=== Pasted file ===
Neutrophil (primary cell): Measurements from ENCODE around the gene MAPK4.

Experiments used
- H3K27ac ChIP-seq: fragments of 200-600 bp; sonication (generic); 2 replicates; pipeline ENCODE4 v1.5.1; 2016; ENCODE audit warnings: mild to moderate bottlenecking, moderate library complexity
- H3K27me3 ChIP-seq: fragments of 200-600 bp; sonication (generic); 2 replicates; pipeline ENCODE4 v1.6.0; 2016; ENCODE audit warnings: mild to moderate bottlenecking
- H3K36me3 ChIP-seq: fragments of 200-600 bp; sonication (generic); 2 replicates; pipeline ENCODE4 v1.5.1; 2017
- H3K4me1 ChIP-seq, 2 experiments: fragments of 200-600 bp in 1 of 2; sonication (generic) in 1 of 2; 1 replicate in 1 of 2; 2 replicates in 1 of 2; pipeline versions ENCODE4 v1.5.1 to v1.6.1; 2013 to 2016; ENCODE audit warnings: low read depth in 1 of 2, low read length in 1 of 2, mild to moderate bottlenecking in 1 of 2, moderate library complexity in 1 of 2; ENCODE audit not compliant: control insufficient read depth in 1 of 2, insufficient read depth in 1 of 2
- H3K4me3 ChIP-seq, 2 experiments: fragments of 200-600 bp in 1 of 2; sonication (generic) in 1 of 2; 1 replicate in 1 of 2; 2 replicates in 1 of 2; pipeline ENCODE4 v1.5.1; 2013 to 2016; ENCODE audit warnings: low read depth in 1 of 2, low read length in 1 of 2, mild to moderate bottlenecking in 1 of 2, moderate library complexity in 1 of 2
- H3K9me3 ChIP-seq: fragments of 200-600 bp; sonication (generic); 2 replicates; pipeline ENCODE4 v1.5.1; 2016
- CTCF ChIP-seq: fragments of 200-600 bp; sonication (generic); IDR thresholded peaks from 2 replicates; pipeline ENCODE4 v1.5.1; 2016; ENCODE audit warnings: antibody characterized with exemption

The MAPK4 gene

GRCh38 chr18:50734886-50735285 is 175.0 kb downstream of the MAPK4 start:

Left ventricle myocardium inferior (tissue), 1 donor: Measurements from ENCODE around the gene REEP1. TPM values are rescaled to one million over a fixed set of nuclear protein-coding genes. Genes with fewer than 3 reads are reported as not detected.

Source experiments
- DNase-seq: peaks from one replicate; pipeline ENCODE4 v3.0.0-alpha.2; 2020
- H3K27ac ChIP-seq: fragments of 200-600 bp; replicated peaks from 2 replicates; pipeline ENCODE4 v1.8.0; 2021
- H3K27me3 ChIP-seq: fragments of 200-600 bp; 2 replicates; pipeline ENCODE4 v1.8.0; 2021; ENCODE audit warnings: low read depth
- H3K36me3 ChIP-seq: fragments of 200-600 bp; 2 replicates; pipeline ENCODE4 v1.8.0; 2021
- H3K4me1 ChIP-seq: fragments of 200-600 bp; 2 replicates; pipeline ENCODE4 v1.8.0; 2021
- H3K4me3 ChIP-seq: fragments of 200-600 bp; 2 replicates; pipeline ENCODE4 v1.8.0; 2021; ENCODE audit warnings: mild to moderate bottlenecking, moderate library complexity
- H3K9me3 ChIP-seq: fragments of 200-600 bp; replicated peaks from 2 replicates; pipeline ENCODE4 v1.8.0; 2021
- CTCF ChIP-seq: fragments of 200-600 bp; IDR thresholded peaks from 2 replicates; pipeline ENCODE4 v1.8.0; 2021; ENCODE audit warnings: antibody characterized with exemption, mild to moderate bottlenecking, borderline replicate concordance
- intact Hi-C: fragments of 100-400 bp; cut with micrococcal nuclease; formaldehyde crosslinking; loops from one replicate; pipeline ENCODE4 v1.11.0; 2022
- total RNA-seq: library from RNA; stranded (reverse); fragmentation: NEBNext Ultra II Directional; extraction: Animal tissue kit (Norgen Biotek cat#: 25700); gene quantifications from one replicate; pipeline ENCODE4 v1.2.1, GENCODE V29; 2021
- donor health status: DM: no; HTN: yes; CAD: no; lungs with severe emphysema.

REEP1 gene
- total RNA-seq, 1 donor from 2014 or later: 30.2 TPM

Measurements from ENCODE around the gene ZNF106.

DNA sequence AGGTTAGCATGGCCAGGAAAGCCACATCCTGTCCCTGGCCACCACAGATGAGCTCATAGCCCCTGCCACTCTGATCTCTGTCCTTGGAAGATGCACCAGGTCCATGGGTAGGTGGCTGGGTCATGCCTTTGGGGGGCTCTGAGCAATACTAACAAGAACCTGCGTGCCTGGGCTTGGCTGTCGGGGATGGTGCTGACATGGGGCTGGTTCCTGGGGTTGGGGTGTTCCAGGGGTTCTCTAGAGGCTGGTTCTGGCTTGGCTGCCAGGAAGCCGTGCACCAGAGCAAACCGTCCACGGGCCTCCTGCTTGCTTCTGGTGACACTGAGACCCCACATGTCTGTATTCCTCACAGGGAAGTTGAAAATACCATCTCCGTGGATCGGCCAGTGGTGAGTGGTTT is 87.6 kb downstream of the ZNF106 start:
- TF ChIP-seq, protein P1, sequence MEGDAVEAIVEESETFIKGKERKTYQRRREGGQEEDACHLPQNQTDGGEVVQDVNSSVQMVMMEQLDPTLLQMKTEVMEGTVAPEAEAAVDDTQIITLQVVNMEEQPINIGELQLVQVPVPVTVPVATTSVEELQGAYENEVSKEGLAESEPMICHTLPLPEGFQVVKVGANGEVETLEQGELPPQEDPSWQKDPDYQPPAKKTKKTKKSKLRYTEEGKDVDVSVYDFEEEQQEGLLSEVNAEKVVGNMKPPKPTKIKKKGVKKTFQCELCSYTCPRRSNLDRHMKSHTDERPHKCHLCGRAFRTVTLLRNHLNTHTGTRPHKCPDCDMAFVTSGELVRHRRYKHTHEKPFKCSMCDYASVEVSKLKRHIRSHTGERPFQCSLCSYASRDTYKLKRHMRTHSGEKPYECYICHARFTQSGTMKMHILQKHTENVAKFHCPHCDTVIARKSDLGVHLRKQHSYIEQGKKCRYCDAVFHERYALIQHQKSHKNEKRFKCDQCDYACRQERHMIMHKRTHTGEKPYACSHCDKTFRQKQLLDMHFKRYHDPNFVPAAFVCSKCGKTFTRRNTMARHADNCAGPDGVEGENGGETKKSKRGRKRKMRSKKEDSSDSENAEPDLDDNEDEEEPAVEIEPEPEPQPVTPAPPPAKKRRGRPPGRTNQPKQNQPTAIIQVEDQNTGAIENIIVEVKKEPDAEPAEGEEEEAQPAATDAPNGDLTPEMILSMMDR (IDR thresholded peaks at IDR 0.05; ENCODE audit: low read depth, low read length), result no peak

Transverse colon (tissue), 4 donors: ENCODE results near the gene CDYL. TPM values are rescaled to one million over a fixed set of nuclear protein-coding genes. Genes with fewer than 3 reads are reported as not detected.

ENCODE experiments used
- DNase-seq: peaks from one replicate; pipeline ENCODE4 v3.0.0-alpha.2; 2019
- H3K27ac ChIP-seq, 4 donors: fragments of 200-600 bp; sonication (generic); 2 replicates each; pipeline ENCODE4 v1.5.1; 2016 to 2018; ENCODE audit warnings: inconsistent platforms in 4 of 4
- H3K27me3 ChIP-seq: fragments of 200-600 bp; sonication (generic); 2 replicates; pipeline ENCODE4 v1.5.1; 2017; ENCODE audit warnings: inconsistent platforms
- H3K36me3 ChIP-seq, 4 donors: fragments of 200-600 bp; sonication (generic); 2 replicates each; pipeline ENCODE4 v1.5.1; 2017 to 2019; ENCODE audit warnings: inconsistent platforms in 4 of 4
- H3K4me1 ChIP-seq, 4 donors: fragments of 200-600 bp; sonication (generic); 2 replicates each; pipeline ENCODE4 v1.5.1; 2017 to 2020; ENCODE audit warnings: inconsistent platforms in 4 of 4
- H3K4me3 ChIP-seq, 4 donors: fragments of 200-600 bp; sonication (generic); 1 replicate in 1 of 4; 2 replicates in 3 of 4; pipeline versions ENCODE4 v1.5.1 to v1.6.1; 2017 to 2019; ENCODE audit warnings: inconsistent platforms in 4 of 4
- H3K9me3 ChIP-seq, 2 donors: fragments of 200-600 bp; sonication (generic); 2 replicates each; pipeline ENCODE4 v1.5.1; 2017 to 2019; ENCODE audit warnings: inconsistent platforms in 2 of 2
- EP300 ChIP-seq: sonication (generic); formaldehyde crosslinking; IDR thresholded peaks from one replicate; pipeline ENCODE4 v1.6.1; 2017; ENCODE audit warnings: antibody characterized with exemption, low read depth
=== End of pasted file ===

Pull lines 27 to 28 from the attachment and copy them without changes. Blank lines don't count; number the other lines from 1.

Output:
Measurements from ENCODE around the gene ZNF106.

DNA sequence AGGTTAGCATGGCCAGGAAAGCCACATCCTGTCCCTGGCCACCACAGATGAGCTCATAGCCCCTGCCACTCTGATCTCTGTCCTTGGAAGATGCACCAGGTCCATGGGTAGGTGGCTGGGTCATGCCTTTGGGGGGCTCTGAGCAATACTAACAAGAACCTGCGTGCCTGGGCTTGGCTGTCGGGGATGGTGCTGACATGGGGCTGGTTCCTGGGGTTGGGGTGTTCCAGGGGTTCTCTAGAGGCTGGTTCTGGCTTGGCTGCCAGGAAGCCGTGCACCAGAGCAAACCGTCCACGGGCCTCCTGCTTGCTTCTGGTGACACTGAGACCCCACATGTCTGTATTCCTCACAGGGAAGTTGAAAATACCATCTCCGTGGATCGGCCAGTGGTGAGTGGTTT is 87.6 kb downstream of the ZNF106 start: